I learned a new word this week and wanted to understand it more fully. It elegantly captures, in just one word, something that companies strive for and people yearn for… something that few of us truly focus on in our day-to-day despite the expectations of others and our own yearnings.
The word is entelechy. Never heard it before? Then you’re not alone. It just isn’t a word that is commonly used. That’s a shame, too, because it is a powerful word.
I think the second part of the definition is easy to understand. Turning potential into reality is the heart of innovation, the soul of creativity, and the ambition of inventors, entrepreneurs, and leaders in virtually every discipline.
It’s the first part of the definition that gives me pause. What is “that which turns” referring to? And how do I get more of “that which turns?”
Aristotle made distinctions between potentiality and actuality. In his writings in De Anima (“On the Soul”), he distinguished the stuff things are made of (matter) from the form, essence or function needed to bring together the stuff or elements. The end product, driven by a precise combination and dependent on many variables, was his actuality or reality. All the pieces, uncombined, were his potentiality – without the precise combination, the potential of these elements could not be realized.
But Aristotle stopped short of describing what could drive the end product. I was looking for more concrete definition. “That which turns” seems deliberate to me, actionable, accessible even.
So that led to a study of the theories proposed by 17th century German philosopher named Gottfried Wilhelm Leibniz. He believed that entelechy is a self-directed activity. In other words, to turn potential into reality requires self-motivation, focus, and commitment. This makes sense to me… But it left me feeling a bit disappointed. I’d hoped that the “that which turns” would be something more tangible.
Enter next the theories of Vitalist philosophy which externalize entelechy, calling it “a vital agent or force directing growth.” But considering that Vitalism is built on the premise that the processes of life are not explicable by the laws of physics and chemistry alone and that life is in some part self-determining, my quest to understand entelechy began to feel somewhat circular.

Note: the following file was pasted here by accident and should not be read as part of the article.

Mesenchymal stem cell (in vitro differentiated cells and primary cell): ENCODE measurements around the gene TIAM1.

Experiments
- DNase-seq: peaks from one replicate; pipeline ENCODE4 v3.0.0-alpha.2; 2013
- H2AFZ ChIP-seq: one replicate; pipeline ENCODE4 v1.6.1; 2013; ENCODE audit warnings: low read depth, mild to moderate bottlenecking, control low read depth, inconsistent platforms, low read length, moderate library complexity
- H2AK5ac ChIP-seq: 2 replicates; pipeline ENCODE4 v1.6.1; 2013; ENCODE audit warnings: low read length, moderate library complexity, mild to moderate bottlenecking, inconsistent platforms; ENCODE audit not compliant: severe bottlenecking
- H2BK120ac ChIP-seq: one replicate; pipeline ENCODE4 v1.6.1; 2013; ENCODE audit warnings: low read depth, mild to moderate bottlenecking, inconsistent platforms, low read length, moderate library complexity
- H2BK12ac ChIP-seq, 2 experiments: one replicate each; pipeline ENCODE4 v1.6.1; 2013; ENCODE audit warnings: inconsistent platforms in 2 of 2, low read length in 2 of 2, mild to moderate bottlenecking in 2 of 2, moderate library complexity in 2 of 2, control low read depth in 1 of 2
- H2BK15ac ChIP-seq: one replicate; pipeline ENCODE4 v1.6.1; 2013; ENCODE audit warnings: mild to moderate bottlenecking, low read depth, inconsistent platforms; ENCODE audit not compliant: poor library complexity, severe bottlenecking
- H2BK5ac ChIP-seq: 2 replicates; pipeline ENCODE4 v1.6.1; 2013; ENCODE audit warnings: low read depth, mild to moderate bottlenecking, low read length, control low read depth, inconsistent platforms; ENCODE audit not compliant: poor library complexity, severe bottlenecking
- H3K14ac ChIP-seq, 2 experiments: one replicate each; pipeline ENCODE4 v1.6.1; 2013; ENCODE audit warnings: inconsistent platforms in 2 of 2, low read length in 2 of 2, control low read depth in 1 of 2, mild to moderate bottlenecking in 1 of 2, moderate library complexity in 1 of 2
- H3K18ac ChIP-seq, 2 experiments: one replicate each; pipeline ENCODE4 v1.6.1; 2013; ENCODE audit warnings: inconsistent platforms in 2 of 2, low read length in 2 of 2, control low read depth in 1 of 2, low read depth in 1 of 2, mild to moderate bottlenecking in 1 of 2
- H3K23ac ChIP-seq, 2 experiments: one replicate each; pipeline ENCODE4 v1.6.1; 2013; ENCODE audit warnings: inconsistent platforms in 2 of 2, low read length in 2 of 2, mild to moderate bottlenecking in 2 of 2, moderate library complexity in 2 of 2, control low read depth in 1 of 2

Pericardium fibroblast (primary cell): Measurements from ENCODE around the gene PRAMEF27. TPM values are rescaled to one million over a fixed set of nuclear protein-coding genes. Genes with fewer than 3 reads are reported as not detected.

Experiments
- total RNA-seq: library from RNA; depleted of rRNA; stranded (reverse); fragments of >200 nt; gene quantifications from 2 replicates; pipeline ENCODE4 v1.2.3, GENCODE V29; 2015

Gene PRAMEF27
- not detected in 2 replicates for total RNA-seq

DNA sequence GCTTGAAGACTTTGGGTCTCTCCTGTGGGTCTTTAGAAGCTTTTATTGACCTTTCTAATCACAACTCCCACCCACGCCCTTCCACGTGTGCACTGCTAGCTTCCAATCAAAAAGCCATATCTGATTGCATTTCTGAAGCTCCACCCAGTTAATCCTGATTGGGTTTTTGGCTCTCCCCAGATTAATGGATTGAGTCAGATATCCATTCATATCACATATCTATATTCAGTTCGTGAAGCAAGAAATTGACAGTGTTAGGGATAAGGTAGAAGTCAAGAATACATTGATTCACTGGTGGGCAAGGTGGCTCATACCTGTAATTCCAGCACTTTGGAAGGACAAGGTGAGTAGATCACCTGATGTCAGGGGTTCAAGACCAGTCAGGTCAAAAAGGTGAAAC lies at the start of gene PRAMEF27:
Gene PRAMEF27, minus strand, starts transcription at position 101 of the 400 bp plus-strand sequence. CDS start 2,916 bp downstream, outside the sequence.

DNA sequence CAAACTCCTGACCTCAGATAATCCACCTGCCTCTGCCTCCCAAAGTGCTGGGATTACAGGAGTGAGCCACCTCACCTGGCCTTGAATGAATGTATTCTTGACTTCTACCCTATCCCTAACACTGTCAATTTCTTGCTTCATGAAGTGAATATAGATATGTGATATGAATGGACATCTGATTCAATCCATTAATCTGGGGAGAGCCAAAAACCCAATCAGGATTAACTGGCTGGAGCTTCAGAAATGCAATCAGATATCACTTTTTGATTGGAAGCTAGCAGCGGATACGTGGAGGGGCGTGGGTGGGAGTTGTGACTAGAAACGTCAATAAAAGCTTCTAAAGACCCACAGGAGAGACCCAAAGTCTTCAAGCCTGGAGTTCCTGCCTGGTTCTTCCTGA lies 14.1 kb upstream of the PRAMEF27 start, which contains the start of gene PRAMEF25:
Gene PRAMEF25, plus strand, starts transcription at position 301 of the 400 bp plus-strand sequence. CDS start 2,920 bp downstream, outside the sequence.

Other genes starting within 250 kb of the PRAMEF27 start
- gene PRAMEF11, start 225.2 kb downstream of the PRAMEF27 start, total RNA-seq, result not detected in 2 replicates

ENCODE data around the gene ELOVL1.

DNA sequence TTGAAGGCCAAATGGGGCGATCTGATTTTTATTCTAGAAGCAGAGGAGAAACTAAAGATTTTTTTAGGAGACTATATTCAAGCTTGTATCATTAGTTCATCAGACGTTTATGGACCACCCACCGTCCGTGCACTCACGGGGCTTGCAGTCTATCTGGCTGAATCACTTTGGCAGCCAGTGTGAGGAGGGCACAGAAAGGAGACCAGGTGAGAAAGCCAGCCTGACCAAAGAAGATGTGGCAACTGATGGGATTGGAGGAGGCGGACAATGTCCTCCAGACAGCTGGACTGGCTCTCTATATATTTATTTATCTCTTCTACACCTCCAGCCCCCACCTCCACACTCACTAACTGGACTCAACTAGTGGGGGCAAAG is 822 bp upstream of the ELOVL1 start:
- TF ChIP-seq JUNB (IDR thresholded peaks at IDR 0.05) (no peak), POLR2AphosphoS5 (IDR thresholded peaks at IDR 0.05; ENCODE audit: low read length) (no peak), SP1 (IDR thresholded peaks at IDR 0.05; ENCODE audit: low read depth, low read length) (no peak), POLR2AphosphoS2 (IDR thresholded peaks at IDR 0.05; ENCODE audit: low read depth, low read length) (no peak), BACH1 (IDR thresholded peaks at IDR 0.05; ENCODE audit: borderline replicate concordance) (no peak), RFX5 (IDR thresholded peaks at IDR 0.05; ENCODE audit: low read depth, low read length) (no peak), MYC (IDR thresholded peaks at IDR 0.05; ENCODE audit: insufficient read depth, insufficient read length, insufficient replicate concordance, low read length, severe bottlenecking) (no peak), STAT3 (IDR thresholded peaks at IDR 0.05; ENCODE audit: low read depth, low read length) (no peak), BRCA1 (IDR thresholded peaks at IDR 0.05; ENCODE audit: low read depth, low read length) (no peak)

I almost gave up, feeling that the promise of entelechy was not actually as inspiring as I’d first thought.
But then I struck gold. Jesuit scientist Teilhard de Chardin provided the definition I needed for “that which turns.” He said “Entelechy is inside of you, like the butterfly is inside of the caterpillar… it is the entelechy of an acorn to be an oak tree, of a baby to be a grown-up, of a popcorn kernel to be a fully popped entity, and of you and me to be God only knows what.”
Ultimatley, Chardin and others have landed on entelechy as “what we are coded to be.” However, what we could become is conditional or situational. The code needs to be read and deciphered just like popcorn needs sufficient heat to pop.
In the case of entelechy, however, the conditions or situations needed are our own to create, find, or maximize. “That which turns” is our own belief in the merits of becoming what we can be. Leaving it up to fate, not embracing the quest to self-actualize our own potential, or getting complacent in our own cocoon means that we never turn our possibilities into realities.
So Aristotle was right. The elements can all be there, circling and just waiting to be pulled together. And Liebniz had it right, too, even if his dry description was not inspiring enough to propel me forward. And the Vitalists got the part about self-determination. Now, I see it. It is all coded, waiting for “that which turns” to bring the possibilities inside of me to reality. And the “that which turns” is none other than… me.
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